- 4:45 wake up
- 5:30 Arrive at work, plan lessons/make copies
- 7:30 School starts
- 3:00 School ends
- 3:15 Coach volleyball practice
- 5:30 practice ends--->grocery shop/fabric shop for school (home ec teacher)
- 6:30-7 put away groceries
- 7:45 arrive home, grade papers until I fell asleep
And repeat the next day. I didn't grocery shop every day but the days I didn't buy groceries for class I had volleyball games and/or tournaments.
My dad was a former teacher (and a mighty good one) and one day he told me, "Quit your bawlin' and figure out what you need to do to improve your situation." More true words were never spoken. And while it may sound extreme, this father of FIVE daughters (no sons) had been listening to me whine and cry for two solid months, I deserved a stern talking to. There were a few other things my ever-so-wonderful parents did to make sure I was okay but that talk stuck with me forever.
How I Had Been Dealing with Stress:
2- Eat food.
3- Complain to others around me.
4- Isolate myself because "no one understood", I thought.
I did what he said. I sought out every means I could improve my situation. I found three stellar male veteran teachers in their 40's & 50's and adapted to their advice. I had to learn that my way wasn't working and I needed to be willing to try things differently. I learned it was all attitude, that I was in control and I HAD to be in control of myself. I had to learn how I was going to react to situations before they happened.
I learned I need to prioritize my time and be well planned. If I wasn't happy, ain't no one gonna be happy--it meant sacrificing a few things *swallowing my pride* for what I thought was important.
So after a few weeks I was still exhausted and barely hanging on BUT at least I wasn't sobbing my way through; I could feel slight improvements. I had started saying silent prayers when I felt like crying, snacking on grapes instead of chocolate chips, and going for walks with my mom when I got home at night. I made sure to exercise at least every Saturday; throughout the week I would play volleyball with the girls instead of just coach them. By the end of the year I was a whole new woman, and so was my classroom. I began to love what I was doing.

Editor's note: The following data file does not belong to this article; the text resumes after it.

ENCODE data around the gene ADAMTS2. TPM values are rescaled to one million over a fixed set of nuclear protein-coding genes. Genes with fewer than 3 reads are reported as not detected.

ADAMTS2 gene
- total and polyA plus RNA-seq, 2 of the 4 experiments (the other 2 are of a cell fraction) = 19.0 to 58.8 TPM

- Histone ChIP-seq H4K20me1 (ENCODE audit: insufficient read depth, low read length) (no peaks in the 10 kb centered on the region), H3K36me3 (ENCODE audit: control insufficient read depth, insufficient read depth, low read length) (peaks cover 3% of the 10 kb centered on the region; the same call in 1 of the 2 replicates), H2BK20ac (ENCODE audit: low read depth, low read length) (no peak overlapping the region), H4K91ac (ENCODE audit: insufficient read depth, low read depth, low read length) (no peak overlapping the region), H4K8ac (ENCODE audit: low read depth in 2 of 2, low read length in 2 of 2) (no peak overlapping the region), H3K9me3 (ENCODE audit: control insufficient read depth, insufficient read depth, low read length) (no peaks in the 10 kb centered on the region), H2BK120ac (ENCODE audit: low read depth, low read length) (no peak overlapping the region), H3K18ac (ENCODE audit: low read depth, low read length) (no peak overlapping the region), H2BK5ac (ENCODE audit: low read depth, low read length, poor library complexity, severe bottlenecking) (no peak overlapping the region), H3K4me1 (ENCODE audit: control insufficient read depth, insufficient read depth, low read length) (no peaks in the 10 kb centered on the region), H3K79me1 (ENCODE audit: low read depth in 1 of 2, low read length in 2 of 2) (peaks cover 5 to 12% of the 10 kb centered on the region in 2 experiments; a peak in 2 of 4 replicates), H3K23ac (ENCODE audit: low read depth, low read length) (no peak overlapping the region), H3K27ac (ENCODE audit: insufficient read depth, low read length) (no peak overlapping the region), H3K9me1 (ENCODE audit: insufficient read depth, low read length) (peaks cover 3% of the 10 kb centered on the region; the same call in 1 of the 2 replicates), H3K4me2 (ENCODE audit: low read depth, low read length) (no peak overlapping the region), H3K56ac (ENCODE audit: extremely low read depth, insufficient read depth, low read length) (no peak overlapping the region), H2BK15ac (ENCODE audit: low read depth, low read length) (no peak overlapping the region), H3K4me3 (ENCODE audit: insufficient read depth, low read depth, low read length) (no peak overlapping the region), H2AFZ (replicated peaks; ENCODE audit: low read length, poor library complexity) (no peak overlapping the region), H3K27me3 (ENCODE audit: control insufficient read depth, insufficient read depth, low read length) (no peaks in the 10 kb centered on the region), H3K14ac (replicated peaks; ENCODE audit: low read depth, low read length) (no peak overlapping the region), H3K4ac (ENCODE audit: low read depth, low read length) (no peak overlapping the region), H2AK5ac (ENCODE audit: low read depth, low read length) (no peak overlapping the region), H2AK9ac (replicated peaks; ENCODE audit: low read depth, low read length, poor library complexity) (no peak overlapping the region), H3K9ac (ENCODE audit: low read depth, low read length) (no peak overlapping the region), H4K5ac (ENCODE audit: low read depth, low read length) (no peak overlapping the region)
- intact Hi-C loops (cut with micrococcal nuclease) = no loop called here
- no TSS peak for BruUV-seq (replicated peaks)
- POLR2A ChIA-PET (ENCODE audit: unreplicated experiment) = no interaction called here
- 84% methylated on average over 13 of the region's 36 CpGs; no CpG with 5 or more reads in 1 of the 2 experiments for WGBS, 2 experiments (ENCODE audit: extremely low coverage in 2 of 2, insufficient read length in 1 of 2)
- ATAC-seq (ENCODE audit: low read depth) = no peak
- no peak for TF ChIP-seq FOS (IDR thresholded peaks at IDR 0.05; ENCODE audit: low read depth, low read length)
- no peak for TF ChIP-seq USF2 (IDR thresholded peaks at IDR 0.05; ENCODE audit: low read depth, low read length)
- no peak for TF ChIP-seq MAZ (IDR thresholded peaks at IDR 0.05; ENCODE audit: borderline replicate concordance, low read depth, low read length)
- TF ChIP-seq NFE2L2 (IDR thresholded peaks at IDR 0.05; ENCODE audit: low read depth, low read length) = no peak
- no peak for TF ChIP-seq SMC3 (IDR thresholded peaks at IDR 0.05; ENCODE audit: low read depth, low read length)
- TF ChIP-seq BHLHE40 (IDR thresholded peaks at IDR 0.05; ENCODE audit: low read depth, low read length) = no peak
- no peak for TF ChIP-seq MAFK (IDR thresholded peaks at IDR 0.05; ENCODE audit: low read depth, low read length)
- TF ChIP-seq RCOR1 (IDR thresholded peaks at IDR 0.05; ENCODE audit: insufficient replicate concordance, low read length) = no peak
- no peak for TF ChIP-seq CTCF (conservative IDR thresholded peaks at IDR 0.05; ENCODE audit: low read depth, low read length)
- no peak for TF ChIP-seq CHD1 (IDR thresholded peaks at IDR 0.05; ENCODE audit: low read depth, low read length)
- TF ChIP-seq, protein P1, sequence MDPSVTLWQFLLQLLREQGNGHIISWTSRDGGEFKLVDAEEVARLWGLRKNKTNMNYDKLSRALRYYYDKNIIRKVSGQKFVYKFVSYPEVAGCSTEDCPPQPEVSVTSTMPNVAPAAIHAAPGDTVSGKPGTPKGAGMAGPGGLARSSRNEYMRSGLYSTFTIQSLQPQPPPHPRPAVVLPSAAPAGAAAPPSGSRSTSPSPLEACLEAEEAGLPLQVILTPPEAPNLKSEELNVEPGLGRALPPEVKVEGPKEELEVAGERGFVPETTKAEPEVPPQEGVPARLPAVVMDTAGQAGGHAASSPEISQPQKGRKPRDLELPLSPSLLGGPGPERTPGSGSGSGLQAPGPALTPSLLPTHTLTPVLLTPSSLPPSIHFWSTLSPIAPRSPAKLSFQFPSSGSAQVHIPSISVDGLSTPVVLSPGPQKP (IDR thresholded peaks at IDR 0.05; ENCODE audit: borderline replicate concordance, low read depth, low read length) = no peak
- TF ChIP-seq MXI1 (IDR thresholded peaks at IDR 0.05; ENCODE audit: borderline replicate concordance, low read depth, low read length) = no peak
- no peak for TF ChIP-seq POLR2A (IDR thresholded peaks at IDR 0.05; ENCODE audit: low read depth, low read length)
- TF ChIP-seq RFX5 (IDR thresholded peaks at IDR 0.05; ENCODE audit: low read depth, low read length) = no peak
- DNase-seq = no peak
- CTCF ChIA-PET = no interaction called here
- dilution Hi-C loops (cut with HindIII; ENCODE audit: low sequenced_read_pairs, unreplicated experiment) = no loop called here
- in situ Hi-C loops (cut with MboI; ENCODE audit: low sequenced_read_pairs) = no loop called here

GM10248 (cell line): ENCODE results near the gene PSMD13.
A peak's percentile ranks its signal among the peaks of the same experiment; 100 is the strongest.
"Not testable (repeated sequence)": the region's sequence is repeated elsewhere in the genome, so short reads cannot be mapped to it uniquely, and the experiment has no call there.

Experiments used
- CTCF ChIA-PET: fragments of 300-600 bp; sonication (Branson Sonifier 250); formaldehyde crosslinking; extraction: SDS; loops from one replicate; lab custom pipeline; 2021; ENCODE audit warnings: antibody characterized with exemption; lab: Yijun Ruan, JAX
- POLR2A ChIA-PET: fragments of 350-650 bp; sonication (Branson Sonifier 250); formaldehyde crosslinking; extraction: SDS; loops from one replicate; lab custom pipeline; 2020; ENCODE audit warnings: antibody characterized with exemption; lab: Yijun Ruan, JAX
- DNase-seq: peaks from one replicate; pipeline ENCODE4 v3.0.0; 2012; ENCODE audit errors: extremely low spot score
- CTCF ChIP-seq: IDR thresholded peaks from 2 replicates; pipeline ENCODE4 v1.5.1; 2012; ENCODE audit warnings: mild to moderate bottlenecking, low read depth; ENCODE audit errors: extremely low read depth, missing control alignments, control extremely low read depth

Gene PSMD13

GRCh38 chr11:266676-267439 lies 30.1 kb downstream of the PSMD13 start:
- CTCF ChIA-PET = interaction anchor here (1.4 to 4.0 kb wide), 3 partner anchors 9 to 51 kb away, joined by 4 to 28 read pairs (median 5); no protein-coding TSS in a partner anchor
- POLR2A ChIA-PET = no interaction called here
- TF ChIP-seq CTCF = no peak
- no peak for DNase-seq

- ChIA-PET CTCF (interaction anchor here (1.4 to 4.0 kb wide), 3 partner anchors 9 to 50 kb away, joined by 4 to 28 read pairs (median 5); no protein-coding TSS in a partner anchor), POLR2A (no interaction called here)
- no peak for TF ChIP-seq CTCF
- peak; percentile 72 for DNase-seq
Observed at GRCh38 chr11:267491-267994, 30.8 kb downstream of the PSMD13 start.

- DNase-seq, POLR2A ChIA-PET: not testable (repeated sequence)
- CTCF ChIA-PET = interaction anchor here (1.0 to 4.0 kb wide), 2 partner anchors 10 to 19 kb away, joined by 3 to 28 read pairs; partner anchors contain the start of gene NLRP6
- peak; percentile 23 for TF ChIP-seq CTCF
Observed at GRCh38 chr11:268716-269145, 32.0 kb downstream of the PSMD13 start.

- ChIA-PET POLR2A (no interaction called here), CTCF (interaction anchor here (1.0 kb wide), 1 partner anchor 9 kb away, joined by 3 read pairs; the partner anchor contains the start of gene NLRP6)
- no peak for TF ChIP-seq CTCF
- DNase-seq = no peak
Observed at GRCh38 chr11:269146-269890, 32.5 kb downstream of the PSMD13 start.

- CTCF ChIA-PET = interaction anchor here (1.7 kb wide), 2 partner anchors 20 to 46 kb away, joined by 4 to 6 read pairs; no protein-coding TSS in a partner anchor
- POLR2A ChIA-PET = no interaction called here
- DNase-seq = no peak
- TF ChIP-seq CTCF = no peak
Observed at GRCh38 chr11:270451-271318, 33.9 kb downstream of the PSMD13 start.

My dad's advice has stuck with me ever since. "Figure out what you need to do to improve your situation". I realized what stresses me most is what I don't have control of, but I do have control over a lot of things. I am no longer a school teacher but I am an Army Wife and I have a new kind of stress. In 2012 we lived in four states, six months we were separated and never felt like we had a home.
How I Reduce Stress Now
1- Take a deep breathe and try to isolate exactly what is stressing me. Take accountability for what YOU can do to change YOUR environment.
2- Go for a walk/run/exercise. I always feel better after endorphin's flow so my problem no longer seems as big. If my husband and I disagree, we go for a walk with our dog and we always feel better when we get home.
3- Play calm or happy music and sing to it, pick out my favorite calming essential oil and just breathe it in--I'm obsessed with lavender right now.
4-Write in my journal. Writing is crucial therapy for me so most days of the week I try to record what I'm doing right and how I feel. If I am feeling bad or frustrated I try to figure out why.
5- Cry. Yes I still allow myself to cry. It is no longer my first reaction but more like a few minutes to release and move on. I've never been an angry person that punches, hits, or throws things so I've learned this is how my physical body releases stress.
1- Life is meant to be enjoyed, not frustrating.
2- Sometimes it takes saying "No" to people. It is okay to not be busy. Busy-ness does not equal success. It is also okay to ask for help!
3- Learning to de-stress is a skill! It must be practiced and it is not easy.
About This Author: Ashley Johanson Farr was raised in small town in Northern Utah. She graduated from Southern Utah University with a BS in Family and Consumer Sciences Education also known as home economics. She taught foods, nutrition and sewing to inner city junior high students for three years until she married her husband, Tim, and became an Army Wife. Her passion in health and fitness has included three Ragnar Races, two half marathons, three sprint triathlons, crossfit, and most recently an NPC bikini competition. While she has always enjoyed exercise yet she has always loved food and dessert even more! She turned to eating a real, whole foods based life two years ago and has never looked back! Her attitude, spirit, performance, emotions, strength, physical appearance, and energy all improved when she learned to focus on what humans were meant to eat. "The older I get, the younger people think I look and THAT is priceless!" she says. To learn more about Ashley visit her website @ http://farrcleanerlife.blogspot.com/